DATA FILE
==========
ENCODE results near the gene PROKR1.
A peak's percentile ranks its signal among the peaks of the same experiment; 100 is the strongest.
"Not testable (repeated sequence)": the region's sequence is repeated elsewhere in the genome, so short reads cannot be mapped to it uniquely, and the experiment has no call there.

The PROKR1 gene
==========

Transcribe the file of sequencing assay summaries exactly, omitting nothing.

ENCODE results near the gene PROKR1.
A peak's percentile ranks its signal among the peaks of the same experiment; 100 is the strongest.
"Not testable (repeated sequence)": the region's sequence is repeated elsewhere in the genome, so short reads cannot be mapped to it uniquely, and the experiment has no call there.

The PROKR1 gene